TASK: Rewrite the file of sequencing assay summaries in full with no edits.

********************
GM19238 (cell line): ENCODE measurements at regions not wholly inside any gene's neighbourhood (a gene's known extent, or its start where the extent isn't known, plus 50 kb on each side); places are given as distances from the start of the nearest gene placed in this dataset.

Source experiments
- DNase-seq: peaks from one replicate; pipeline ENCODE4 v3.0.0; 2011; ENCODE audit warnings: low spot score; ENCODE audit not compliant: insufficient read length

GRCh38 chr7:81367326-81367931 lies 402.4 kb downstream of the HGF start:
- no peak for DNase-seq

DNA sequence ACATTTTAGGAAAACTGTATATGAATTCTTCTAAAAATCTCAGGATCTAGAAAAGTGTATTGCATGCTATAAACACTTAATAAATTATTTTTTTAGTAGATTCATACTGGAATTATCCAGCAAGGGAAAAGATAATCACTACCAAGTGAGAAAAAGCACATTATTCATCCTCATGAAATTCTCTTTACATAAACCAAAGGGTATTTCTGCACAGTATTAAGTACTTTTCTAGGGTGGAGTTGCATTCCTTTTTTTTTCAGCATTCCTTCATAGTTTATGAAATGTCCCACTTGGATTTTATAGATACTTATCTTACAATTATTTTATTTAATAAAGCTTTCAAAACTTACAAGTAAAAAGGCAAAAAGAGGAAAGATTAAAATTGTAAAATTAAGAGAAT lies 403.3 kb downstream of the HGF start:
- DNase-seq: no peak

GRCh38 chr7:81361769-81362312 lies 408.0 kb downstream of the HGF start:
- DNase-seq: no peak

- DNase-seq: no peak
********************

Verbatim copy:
GM19238 (cell line): ENCODE measurements at regions not wholly inside any gene's neighbourhood (a gene's known extent, or its start where the extent isn't known, plus 50 kb on each side); places are given as distances from the start of the nearest gene placed in this dataset.

Source experiments
- DNase-seq: peaks from one replicate; pipeline ENCODE4 v3.0.0; 2011; ENCODE audit warnings: low spot score; ENCODE audit not compliant: insufficient read length

GRCh38 chr7:81367326-81367931 lies 402.4 kb downstream of the HGF start:
- no peak for DNase-seq

DNA sequence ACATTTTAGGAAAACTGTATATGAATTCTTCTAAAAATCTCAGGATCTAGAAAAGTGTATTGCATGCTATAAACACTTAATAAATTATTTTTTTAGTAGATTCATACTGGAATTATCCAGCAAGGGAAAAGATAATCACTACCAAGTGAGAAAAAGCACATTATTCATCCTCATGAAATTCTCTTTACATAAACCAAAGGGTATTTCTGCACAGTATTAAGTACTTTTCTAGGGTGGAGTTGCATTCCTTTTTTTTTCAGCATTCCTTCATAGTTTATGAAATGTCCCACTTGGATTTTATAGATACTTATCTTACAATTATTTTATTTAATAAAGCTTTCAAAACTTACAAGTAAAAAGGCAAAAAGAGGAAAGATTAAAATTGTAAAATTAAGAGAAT lies 403.3 kb downstream of the HGF start:
- DNase-seq: no peak

GRCh38 chr7:81361769-81362312 lies 408.0 kb downstream of the HGF start:
- DNase-seq: no peak

- DNase-seq: no peak